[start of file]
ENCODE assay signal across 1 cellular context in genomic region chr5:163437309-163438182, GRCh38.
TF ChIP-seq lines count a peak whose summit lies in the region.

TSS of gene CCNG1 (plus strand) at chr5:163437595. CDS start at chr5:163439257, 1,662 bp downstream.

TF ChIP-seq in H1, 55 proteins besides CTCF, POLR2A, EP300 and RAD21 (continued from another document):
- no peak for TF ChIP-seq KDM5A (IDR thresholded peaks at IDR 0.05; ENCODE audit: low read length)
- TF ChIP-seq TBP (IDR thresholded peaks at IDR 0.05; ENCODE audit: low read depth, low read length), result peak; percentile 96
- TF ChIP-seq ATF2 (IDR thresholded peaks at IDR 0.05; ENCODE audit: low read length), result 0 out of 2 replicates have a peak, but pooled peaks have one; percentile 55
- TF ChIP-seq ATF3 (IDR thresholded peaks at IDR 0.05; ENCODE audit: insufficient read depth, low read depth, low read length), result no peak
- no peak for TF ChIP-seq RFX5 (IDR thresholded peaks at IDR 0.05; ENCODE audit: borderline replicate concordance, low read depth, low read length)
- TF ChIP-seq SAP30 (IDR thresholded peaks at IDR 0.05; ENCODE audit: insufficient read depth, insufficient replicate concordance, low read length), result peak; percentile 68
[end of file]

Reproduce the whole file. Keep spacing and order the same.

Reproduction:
ENCODE assay signal across 1 cellular context in genomic region chr5:163437309-163438182, GRCh38.
TF ChIP-seq lines count a peak whose summit lies in the region.

TSS of gene CCNG1 (plus strand) at chr5:163437595. CDS start at chr5:163439257, 1,662 bp downstream.

TF ChIP-seq in H1, 55 proteins besides CTCF, POLR2A, EP300 and RAD21 (continued from another document):
- no peak for TF ChIP-seq KDM5A (IDR thresholded peaks at IDR 0.05; ENCODE audit: low read length)
- TF ChIP-seq TBP (IDR thresholded peaks at IDR 0.05; ENCODE audit: low read depth, low read length), result peak; percentile 96
- TF ChIP-seq ATF2 (IDR thresholded peaks at IDR 0.05; ENCODE audit: low read length), result 0 out of 2 replicates have a peak, but pooled peaks have one; percentile 55
- TF ChIP-seq ATF3 (IDR thresholded peaks at IDR 0.05; ENCODE audit: insufficient read depth, low read depth, low read length), result no peak
- no peak for TF ChIP-seq RFX5 (IDR thresholded peaks at IDR 0.05; ENCODE audit: borderline replicate concordance, low read depth, low read length)
- TF ChIP-seq SAP30 (IDR thresholded peaks at IDR 0.05; ENCODE audit: insufficient read depth, insufficient replicate concordance, low read length), result peak; percentile 68